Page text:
AP Preseason All-America Team Snubs Big 12 Talent

Posted by Chris Stone on November 4th, 2014

On Monday, the Associated Press released its 2014-15 preseason All-America team. The leading vote getter was North Carolina junior guard Marcus Paige, who appeared on 58 of the 68 ballots after averaging 17.5 points and 4.2 assists per game for the Tar Heels last season. He is joined in the backcourt by Wichita State junior Fred VanVleet. The leading vote getter in the frontcourt was Louisville forward Montrezl Harrell, a 6’8″, 240-pounder who figures to be a force inside for the Cardinals this season. Harrell is joined up front by Wisconsin senior big man Frank Kaminsky and Duke’s highly touted freshman, Jahlil Okafor. Okafor is only the third freshman to make the preseason All-America team in the past five years, joining North Carolina’s Harrison Barnes and Kansas’ Andrew Wiggins in receiving the honor.

Georges Niang (AP)

Georges Niang (AP)

Noticeably absent from this preseason’s AP team were any players from the Big 12, which is a bit of a surprise given the projected strength of the league as a whole. The Big 12 has four teams ranked in the AP Top 25 preseason poll, including Kansas (#5), Texas (#10), Iowa State (#14) and Oklahoma (#19). The conference also has four other teams — Kansas State, Oklahoma State, West Virginia and Baylor — that received votes in that poll. With so many quality squads playing in the conference this year, there are certainly some players who could find their way on to one of the AP All-American teams by the end of the season.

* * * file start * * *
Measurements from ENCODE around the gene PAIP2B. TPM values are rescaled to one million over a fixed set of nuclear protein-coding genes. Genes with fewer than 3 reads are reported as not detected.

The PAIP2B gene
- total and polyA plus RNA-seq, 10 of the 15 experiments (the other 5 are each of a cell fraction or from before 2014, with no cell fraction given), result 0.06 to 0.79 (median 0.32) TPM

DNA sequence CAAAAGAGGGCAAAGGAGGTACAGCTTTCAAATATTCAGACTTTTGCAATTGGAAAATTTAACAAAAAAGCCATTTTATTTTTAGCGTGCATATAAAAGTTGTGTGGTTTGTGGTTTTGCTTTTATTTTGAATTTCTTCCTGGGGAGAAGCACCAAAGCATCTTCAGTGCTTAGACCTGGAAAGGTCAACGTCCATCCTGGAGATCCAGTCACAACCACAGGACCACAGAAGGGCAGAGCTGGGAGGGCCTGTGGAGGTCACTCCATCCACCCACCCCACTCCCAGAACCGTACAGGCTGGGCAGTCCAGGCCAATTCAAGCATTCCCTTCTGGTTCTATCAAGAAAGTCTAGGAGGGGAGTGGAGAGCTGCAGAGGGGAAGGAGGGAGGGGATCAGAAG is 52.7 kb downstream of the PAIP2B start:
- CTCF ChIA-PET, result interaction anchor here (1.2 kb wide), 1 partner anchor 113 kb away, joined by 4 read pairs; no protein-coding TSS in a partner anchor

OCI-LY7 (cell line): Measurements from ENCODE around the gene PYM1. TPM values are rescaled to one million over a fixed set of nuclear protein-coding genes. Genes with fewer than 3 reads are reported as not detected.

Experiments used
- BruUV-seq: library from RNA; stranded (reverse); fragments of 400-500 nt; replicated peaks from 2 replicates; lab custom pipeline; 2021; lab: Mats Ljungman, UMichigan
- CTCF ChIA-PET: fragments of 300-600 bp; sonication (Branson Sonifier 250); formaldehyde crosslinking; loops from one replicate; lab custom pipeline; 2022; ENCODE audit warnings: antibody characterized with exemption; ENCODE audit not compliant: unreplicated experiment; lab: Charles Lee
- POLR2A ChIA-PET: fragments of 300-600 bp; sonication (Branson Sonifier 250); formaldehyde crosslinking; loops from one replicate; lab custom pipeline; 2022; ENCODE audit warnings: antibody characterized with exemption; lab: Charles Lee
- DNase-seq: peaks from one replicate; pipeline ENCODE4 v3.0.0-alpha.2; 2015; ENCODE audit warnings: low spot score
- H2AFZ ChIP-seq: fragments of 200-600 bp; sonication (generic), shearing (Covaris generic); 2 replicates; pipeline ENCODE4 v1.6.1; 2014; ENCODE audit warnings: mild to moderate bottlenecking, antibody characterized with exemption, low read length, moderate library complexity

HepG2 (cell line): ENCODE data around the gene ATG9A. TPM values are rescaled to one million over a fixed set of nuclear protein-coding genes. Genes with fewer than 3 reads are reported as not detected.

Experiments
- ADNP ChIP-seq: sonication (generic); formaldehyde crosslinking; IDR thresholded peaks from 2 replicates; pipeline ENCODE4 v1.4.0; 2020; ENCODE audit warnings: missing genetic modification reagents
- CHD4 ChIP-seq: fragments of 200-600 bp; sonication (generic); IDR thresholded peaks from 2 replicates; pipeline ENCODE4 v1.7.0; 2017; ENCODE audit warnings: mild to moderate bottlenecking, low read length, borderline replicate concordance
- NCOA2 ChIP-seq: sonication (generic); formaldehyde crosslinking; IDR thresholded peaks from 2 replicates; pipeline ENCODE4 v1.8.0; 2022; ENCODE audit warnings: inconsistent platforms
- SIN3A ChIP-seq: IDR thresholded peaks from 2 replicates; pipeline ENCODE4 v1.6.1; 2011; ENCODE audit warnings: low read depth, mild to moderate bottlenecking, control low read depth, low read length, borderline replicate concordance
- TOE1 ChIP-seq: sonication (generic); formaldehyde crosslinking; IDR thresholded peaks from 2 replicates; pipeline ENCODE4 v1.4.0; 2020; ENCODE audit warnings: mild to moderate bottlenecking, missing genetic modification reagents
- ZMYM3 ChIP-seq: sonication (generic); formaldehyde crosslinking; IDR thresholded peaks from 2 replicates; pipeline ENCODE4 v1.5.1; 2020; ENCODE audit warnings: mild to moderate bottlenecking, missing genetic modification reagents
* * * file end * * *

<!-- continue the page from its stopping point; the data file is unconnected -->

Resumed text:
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Big 12 M5: 10.29.2014 Edition

Posted by Brian Goodman on October 29th, 2014

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  1. More than two dozen dignitaries from throughout Kansas‘ long history of basketball returned to Lawrence on Monday for a gala celebrating the 60th anniversary of Allen Fieldhouse. The team’s four living head coaches (Bill Self, Roy Williams, Larry Brown and Ted Owens) dating back 50 years shared anecdotes and former players including Danny Manning and Billy Thomas took some trips down memory lane as well. Williams, whose 2003 departure for North Carolina sent shockwaves through college basketball, received a nearly minute-long standing ovation and the event raised over $450,000 for charity. A trip to “The Phog,” one of the loudest venues and best atmospheres in all of sports, is an absolute must for any college hoops fan with a bucket list.
  2. The controversial news of Skal Labissiere attending a prep school that nobody is sure even exists has some Big 12 relevance, as Baylor is one of the final five suitors in the running for the services of the 6’11” blue-chip prospect. The development marks a new outpost in the overlapping worlds of recruiting and eligibility. Labissere still plans on attending classes and graduating from Lausanne Collegiate School in Memphis, a much more legit institution, but he’s ineligible to play basketball there since he transferred from a different school in Memphis. The reaction by the NCAA, the coaches recruiting Labissiere, and where he goes from here will be very interesting to track throughout the rest of the academic year.